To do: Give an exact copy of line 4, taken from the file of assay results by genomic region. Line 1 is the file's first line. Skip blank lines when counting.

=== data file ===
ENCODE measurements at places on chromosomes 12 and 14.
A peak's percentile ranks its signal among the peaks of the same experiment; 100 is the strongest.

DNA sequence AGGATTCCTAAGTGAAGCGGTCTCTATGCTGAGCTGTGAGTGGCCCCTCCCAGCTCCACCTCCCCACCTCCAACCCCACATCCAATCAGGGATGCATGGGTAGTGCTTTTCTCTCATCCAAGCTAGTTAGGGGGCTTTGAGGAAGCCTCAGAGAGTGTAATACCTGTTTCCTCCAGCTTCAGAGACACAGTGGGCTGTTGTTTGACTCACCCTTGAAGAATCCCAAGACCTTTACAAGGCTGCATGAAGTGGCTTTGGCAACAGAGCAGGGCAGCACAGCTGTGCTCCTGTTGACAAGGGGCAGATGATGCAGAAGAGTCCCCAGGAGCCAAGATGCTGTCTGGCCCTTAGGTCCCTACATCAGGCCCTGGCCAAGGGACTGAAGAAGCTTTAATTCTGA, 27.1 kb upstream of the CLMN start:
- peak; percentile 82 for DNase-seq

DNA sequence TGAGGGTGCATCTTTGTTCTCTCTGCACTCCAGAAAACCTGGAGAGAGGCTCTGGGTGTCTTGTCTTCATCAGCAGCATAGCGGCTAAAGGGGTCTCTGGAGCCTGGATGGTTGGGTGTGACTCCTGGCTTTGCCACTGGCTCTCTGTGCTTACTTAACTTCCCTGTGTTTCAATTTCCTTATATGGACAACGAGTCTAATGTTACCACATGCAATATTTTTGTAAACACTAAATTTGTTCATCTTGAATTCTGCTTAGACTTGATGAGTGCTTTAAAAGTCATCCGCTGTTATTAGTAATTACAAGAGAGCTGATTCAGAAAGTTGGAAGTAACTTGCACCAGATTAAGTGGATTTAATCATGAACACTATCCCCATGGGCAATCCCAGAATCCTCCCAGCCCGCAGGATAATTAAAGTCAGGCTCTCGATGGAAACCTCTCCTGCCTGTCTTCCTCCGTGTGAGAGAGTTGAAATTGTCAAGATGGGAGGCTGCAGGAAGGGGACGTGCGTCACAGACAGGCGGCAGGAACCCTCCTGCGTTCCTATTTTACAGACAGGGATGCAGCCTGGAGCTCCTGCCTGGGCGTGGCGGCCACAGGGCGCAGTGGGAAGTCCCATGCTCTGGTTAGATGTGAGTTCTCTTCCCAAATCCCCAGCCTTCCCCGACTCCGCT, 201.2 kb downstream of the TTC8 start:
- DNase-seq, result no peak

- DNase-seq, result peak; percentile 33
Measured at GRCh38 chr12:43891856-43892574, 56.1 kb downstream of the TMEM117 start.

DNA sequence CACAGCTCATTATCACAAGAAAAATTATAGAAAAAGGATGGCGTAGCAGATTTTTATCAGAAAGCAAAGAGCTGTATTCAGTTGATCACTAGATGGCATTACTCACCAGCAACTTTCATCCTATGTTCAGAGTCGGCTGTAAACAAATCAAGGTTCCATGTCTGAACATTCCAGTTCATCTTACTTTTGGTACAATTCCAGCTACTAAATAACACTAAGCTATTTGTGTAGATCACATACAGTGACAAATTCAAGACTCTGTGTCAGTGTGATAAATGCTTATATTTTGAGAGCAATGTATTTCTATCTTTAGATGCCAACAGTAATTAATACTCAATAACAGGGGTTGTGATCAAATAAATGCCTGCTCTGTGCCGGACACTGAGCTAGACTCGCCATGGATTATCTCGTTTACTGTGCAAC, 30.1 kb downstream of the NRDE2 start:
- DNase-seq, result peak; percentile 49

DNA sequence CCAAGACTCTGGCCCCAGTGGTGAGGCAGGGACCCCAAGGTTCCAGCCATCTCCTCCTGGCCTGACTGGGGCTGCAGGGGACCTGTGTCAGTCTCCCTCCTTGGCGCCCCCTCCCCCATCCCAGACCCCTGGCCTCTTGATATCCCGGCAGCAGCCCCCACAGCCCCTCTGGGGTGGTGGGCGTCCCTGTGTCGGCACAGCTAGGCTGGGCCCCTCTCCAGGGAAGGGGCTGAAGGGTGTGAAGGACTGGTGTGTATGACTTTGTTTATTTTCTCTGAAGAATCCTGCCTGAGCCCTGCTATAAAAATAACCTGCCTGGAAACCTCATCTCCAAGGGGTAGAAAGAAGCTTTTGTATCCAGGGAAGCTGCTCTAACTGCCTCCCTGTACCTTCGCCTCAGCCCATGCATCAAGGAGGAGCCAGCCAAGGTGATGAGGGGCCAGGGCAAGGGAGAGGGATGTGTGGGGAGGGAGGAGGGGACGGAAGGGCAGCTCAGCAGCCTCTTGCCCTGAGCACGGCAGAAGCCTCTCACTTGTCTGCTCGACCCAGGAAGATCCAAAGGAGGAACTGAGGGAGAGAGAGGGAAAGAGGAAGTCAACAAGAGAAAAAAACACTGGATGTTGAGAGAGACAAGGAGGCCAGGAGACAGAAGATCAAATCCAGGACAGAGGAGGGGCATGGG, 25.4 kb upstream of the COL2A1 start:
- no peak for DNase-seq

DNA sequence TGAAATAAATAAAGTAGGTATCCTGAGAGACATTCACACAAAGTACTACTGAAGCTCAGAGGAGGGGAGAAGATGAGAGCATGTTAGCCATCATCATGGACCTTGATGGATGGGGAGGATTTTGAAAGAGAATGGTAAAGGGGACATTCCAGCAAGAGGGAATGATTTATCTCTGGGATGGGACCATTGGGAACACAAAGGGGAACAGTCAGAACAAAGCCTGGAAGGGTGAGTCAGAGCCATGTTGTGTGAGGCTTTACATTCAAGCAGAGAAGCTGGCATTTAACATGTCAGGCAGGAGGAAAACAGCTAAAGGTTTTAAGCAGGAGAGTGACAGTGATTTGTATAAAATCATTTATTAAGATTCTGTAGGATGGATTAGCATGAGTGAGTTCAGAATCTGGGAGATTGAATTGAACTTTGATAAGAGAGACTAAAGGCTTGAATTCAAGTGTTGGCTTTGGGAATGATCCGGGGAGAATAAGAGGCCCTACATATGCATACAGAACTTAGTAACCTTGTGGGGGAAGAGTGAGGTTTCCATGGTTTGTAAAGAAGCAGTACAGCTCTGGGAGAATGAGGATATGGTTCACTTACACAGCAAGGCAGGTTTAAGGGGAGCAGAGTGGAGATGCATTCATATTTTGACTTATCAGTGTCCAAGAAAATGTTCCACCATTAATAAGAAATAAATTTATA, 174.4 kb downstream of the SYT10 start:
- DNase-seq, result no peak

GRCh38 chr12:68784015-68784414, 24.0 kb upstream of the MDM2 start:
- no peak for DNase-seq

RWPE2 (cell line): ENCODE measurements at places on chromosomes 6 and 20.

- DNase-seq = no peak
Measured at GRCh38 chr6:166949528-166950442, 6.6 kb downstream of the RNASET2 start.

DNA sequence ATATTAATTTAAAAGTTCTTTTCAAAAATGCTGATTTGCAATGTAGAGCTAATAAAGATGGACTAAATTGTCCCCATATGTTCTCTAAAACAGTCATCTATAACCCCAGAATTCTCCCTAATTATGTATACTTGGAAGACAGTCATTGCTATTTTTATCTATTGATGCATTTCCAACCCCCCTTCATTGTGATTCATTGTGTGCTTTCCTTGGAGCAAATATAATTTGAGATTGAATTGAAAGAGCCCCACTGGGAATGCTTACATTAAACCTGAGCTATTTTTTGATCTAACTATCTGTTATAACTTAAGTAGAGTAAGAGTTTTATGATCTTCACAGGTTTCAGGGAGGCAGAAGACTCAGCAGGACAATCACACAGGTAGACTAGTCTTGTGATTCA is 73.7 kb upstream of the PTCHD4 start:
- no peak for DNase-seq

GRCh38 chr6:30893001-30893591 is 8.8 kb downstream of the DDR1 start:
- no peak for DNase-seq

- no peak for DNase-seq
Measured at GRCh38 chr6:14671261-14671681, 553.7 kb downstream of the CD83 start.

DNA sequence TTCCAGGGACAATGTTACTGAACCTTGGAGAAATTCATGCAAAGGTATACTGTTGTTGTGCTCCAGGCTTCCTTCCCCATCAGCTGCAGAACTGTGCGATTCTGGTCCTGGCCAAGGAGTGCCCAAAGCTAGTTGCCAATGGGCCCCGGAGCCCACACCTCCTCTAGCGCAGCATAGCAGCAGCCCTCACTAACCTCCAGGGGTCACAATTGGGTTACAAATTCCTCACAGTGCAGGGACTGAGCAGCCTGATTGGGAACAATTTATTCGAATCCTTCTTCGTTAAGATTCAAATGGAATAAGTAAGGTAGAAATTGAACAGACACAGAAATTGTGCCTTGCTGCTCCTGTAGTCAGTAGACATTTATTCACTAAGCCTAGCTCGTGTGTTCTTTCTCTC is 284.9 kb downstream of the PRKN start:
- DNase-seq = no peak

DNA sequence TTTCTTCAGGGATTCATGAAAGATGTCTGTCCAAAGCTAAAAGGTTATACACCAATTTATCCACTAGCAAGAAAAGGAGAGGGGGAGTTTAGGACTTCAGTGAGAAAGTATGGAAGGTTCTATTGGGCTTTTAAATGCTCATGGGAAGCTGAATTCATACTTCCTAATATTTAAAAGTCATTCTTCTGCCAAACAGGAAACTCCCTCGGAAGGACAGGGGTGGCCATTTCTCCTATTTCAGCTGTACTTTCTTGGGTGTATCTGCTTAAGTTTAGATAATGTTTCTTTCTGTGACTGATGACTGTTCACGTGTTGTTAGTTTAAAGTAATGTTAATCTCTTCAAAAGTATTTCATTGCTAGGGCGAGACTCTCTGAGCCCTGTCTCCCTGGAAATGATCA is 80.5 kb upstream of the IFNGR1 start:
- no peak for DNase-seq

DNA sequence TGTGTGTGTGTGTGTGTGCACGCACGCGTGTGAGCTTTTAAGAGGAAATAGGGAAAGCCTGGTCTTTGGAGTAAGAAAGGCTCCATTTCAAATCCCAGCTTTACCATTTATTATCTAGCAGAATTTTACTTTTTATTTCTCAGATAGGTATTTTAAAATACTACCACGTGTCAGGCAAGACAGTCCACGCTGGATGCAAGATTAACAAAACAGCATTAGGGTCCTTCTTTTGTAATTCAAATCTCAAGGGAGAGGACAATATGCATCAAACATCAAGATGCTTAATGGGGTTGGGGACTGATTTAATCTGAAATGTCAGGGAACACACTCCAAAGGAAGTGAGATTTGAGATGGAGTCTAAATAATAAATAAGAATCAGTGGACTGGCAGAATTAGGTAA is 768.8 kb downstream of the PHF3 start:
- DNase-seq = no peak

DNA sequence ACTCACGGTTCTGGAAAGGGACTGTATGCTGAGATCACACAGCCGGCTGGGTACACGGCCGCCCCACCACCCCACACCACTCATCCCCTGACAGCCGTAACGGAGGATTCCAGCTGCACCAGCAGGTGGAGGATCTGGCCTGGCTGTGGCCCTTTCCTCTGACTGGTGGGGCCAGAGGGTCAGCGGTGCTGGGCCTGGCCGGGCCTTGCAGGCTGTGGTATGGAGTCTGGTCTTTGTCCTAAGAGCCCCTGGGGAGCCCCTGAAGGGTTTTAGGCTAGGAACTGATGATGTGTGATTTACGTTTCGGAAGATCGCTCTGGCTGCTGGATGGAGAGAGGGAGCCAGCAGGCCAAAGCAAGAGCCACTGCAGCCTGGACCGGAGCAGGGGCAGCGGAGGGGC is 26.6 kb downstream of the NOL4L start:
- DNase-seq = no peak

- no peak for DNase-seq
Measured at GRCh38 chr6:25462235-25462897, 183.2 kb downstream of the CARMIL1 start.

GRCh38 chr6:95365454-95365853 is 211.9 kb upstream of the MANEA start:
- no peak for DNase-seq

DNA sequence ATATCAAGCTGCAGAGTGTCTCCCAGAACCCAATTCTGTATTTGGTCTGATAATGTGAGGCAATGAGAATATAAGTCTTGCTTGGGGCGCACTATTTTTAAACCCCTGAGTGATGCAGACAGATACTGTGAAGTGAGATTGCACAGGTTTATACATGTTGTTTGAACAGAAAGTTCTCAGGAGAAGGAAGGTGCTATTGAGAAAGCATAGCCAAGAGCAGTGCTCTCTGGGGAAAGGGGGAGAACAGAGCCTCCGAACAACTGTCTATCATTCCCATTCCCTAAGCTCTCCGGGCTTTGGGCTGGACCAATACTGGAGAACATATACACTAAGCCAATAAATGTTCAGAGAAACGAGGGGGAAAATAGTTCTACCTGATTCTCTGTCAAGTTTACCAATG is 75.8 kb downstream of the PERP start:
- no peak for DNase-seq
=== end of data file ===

- peak; percentile 82 for DNase-seq